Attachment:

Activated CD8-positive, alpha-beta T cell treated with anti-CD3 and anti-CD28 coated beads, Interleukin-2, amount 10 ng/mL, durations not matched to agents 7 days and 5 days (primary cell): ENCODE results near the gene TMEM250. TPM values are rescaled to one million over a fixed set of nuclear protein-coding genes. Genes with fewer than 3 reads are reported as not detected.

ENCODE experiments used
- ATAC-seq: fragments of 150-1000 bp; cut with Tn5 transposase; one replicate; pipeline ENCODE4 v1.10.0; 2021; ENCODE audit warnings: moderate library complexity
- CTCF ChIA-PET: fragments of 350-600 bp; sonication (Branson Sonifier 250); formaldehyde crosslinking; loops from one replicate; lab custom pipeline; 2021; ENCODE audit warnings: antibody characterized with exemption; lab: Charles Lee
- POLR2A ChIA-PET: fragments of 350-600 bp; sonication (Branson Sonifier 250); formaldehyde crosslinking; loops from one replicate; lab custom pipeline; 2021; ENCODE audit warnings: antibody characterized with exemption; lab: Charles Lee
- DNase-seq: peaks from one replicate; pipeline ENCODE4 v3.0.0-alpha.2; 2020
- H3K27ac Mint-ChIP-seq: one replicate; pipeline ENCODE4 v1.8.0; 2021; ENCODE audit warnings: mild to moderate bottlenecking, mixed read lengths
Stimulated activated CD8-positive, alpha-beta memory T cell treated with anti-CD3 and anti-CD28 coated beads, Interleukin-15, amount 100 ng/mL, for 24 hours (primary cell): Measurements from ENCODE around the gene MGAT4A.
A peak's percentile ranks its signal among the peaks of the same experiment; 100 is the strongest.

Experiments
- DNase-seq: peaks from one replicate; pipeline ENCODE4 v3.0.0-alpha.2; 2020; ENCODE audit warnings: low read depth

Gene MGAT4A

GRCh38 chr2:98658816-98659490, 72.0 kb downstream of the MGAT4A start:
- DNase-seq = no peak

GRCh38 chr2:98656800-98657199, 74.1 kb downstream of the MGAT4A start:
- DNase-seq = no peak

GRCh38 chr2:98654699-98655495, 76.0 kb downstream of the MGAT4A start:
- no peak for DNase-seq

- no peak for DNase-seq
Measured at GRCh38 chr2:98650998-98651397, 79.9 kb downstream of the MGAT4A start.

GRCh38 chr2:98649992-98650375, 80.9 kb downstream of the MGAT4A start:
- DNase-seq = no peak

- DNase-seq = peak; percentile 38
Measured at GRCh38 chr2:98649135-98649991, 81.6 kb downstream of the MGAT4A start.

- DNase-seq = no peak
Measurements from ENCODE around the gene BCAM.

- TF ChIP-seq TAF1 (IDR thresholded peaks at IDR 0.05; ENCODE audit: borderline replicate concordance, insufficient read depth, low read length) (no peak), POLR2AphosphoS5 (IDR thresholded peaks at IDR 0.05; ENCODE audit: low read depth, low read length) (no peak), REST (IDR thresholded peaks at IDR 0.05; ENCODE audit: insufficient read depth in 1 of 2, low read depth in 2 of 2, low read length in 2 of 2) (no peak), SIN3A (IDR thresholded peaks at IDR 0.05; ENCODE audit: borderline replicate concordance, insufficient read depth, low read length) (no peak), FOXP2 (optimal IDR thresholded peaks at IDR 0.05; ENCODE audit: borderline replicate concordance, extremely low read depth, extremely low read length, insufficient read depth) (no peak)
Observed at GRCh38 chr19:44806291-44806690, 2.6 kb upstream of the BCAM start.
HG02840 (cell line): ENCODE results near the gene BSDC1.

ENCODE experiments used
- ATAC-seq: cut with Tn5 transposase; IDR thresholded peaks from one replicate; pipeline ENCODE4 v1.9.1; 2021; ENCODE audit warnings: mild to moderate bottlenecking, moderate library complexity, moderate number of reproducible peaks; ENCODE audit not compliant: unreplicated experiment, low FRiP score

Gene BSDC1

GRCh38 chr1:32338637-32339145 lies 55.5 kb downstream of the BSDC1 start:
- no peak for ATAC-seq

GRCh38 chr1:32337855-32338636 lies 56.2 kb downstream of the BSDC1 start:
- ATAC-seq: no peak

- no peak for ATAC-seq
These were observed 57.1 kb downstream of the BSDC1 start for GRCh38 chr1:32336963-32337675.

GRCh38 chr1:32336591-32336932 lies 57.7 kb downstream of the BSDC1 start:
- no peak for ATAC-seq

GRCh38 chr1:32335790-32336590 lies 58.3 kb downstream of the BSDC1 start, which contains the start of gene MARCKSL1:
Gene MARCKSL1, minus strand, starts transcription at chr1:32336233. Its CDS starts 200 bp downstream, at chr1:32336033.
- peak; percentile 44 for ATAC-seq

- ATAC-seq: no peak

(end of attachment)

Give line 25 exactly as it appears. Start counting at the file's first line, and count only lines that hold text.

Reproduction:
- DNase-seq = no peak